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digitalmars.D - TDPL: Manual invocation of destructor

reply Andrej Mitrovic <andrej.mitrovich gmail.com> writes:
On Page 187 it states (shortened here for convenience):
"By calling clear(b), you invoke b's destructor, obliterate the object's state
with Buffer.init, and call Buffer's default constructor"

On the next page there's a unittest, and the entire example is this:

import core.stdc.stdlib;

class Buffer
{
    private void* data;
    
    // constructor
    this()
    {
        data = malloc(1024);
    }
    
    // destructor
    ~this()
    {
        free(data);
    }
}

unittest
{
    auto b = new Buffer;
    auto b1 = b;    // extra alias for b
    clear(b);
    assert(b1.data is null);
}

void main() { }

The assert fails, regardless if there is another reference to the object or not
(b1 in this case).

I've added some writeln()'s (not shown here), and just like the book said,
after clear(b), b's destructor gets called, the fields get initialized to
.init, and then b's constructor gets called. But the constructor will allocate
memory for b1.data again, which means data is not null anymore. 

So I'm guessing the assert code is wrong in the example?
Aug 08 2010
next sibling parent Andrej Mitrovic <andrej.mitrovich gmail.com> writes:
--0014853d0130941ac4048d549b93
Content-Type: text/plain; charset=ISO-8859-1

One more thing:

Is it possible for the compiler to detect missing constructors in a class?

E.g.:

class A
{
    static A a1;
    static A a2;

    static ~this()
    {
        clear(a1);
    }

    static ~this()
    {
        clear(a2);
    }

}

void main() { }


This will cause an object access violation in runtime.

On Sun, Aug 8, 2010 at 8:09 PM, Andrej Mitrovic
<andrej.mitrovich gmail.com>wrote:

 On Page 187 it states (shortened here for convenience):
 "By calling clear(b), you invoke b's destructor, obliterate the object's
 state with Buffer.init, and call Buffer's default constructor"

 On the next page there's a unittest, and the entire example is this:

 import core.stdc.stdlib;

 class Buffer
 {
    private void* data;

    // constructor
    this()
    {
        data = malloc(1024);
    }

    // destructor
    ~this()
    {
        free(data);
    }
 }

 unittest
 {
    auto b = new Buffer;
    auto b1 = b;    // extra alias for b
    clear(b);
    assert(b1.data is null);
 }

 void main() { }

 The assert fails, regardless if there is another reference to the object or
 not (b1 in this case).

 I've added some writeln()'s (not shown here), and just like the book said,
 after clear(b), b's destructor gets called, the fields get initialized to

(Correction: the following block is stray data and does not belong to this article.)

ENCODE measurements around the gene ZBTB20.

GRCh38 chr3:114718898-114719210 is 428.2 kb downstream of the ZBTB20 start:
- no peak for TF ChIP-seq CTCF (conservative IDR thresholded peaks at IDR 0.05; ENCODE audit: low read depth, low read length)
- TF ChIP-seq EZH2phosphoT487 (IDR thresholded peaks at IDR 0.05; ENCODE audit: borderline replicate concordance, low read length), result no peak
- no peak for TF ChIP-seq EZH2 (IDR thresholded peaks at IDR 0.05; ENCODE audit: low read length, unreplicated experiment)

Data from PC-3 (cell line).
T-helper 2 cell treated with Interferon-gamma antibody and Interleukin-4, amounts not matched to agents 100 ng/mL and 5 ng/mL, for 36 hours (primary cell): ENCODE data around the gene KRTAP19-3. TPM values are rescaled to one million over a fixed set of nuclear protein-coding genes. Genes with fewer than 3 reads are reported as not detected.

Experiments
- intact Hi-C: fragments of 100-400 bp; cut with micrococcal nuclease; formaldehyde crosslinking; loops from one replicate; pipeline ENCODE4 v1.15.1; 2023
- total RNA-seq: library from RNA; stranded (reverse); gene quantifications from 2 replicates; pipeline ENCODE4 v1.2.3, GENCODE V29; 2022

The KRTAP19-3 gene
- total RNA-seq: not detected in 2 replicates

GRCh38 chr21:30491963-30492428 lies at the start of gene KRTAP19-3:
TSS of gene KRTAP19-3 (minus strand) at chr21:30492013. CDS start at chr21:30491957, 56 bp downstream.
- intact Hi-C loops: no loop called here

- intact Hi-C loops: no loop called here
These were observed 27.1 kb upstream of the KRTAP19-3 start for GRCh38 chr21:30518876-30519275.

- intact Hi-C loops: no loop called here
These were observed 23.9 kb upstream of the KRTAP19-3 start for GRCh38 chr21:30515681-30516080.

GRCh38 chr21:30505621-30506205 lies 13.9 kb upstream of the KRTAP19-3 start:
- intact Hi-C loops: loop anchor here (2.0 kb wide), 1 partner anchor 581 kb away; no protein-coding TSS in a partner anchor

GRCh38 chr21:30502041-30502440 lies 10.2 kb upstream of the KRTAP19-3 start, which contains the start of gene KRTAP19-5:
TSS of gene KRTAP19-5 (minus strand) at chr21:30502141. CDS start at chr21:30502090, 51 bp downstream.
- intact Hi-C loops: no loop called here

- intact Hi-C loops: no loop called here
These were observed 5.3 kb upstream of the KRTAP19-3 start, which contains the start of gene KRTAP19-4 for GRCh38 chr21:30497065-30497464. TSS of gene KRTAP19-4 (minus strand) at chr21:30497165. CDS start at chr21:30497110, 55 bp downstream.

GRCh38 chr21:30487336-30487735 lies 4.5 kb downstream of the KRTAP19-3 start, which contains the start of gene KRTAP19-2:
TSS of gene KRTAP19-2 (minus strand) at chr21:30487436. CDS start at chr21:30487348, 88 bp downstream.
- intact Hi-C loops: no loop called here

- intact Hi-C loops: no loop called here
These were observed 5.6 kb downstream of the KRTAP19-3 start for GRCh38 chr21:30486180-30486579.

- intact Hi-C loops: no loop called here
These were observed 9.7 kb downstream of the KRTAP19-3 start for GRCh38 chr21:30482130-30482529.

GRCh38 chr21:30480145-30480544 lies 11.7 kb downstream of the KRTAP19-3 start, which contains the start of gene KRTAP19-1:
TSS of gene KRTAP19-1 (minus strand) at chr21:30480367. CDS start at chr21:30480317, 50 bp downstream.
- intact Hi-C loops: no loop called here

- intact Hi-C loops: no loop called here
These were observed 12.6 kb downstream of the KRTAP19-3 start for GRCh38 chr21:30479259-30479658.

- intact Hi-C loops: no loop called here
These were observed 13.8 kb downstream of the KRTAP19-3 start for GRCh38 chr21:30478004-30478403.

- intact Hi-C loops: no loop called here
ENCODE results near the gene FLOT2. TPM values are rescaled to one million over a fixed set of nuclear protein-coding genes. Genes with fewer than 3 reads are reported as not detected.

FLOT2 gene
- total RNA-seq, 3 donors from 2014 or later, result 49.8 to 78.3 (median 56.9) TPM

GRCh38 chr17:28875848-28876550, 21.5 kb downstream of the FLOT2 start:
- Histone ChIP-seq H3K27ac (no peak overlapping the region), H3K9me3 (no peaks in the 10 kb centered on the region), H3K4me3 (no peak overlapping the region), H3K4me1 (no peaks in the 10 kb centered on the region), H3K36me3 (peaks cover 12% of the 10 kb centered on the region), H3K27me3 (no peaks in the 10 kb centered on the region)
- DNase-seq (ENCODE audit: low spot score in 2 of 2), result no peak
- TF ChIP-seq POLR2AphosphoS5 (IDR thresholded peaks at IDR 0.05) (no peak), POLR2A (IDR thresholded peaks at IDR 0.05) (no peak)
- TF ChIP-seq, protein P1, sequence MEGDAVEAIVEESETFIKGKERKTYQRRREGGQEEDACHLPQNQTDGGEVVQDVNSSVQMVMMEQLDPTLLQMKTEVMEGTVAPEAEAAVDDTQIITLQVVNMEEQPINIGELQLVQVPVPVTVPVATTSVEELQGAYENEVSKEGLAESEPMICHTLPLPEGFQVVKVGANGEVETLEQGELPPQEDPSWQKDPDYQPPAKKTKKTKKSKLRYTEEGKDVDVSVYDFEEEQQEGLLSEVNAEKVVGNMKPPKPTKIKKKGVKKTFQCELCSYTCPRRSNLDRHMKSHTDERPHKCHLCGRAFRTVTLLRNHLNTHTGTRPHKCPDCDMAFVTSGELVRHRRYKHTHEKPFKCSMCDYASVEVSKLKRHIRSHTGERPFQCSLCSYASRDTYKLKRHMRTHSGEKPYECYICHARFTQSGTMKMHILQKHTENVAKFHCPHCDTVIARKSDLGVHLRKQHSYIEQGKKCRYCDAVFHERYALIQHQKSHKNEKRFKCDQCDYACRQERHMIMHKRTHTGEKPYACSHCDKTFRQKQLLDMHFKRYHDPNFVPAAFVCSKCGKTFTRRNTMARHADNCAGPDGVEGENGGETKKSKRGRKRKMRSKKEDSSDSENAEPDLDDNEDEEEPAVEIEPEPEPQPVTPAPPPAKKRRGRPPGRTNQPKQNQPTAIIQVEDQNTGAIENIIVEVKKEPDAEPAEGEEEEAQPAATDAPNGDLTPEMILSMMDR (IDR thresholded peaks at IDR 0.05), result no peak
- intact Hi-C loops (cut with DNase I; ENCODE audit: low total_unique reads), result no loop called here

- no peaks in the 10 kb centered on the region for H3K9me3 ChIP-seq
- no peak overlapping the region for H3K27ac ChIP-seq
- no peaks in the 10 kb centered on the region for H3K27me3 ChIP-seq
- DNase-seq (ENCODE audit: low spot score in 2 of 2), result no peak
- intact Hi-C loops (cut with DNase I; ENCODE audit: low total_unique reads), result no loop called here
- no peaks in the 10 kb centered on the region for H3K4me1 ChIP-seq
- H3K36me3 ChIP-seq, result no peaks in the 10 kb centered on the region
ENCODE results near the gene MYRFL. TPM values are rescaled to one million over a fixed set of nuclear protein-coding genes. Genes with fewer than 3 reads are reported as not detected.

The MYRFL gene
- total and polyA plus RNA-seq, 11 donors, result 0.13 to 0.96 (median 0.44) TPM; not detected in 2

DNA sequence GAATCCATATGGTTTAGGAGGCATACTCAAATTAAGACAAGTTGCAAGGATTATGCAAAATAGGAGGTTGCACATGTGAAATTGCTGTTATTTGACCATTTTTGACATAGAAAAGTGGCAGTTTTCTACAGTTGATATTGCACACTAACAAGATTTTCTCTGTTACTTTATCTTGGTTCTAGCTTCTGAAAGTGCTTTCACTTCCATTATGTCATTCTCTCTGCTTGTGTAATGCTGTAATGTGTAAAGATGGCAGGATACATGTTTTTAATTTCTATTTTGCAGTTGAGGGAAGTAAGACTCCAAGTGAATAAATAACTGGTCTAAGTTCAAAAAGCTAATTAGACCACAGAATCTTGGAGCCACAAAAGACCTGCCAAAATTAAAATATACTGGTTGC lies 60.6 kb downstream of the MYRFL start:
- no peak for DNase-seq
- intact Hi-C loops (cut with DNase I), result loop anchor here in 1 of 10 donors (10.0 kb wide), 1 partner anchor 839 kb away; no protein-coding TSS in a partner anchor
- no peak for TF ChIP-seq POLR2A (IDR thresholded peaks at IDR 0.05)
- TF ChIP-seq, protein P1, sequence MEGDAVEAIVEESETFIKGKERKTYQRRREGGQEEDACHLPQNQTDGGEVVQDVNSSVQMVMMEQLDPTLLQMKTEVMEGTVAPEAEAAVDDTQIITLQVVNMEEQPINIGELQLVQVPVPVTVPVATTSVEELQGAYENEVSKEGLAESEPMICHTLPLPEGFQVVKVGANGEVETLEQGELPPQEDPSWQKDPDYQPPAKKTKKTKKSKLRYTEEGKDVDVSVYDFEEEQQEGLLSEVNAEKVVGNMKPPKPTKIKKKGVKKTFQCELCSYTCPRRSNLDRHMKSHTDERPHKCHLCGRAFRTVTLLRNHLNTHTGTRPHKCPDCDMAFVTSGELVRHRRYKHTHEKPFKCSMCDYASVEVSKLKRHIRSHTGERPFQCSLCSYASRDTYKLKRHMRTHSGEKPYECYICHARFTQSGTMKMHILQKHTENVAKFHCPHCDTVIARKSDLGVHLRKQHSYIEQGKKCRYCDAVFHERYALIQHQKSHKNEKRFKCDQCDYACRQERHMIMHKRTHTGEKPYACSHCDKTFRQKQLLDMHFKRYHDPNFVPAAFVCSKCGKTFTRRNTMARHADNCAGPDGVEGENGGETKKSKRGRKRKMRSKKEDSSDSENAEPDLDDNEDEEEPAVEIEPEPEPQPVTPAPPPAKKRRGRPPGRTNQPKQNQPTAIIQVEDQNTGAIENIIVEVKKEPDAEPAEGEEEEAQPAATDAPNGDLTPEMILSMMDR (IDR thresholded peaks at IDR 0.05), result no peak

.init, and then b's constructor gets called. But the constructor will
 allocate memory for b1.data again, which means data is not null anymore.

 So I'm guessing the assert code is wrong in the example?

--0014853d0130941ac4048d549b93 Content-Type: text/html; charset=ISO-8859-1 Content-Transfer-Encoding: quoted-printable One more thing:<br><br>Is it possible for the compiler to detect missing co= nstructors in a class?<br><br>E.g.:<br><br>class A<br>{<br>=A0=A0=A0 static= A a1;<br>=A0=A0=A0 static A a2;<br>=A0=A0=A0 <br>=A0=A0=A0 static ~this()<= br>=A0=A0=A0 {<br>=A0=A0=A0=A0=A0=A0=A0 clear(a1);<br> =A0=A0=A0 }<br><br>=A0=A0=A0 static ~this()<br>=A0=A0=A0 {<br>=A0=A0=A0=A0= =A0=A0=A0 clear(a2);<br>=A0=A0=A0 }<br>=A0=A0=A0 <br>}<br><br>void main() {= }<br><br><br>This will cause an object access violation in runtime.<br><br=
<div class=3D"gmail_quote">On Sun, Aug 8, 2010 at 8:09 PM, Andrej Mitrovic=

.mitrovich gmail.com</a>&gt;</span> wrote:<br> <blockquote class=3D"gmail_quote" style=3D"margin: 0pt 0pt 0pt 0.8ex; borde= r-left: 1px solid rgb(204, 204, 204); padding-left: 1ex;">On Page 187 it st= ates (shortened here for convenience):<br> &quot;By calling clear(b), you invoke b&#39;s destructor, obliterate the ob= ject&#39;s state with Buffer.init, and call Buffer&#39;s default constructo= r&quot;<br> <br> On the next page there&#39;s a unittest, and the entire example is this:<br=

import core.stdc.stdlib;<br> <br> class Buffer<br> {<br> =A0 =A0private void* data;<br> <br> =A0 =A0// constructor<br> =A0 =A0this()<br> =A0 =A0{<br> =A0 =A0 =A0 =A0data =3D malloc(1024);<br> =A0 =A0}<br> <br> =A0 =A0// destructor<br> =A0 =A0~this()<br> =A0 =A0{<br> =A0 =A0 =A0 =A0free(data);<br> =A0 =A0}<br> }<br> <br> unittest<br> {<br> =A0 =A0auto b =3D new Buffer;<br> =A0 =A0auto b1 =3D b; =A0 =A0// extra alias for b<br> =A0 =A0clear(b);<br> =A0 =A0assert(b1.data is null);<br> }<br> <br> void main() { }<br> <br> The assert fails, regardless if there is another reference to the object or= not (b1 in this case).<br> <br> I&#39;ve added some writeln()&#39;s (not shown here), and just like the boo= k said, after clear(b), b&#39;s destructor gets called, the fields get init= ialized to .init, and then b&#39;s constructor gets called. But the constru= ctor will allocate memory for b1.data again, which means data is not null a= nymore.<br> <br> So I&#39;m guessing the assert code is wrong in the example?<br> </blockquote></div><br> --0014853d0130941ac4048d549b93--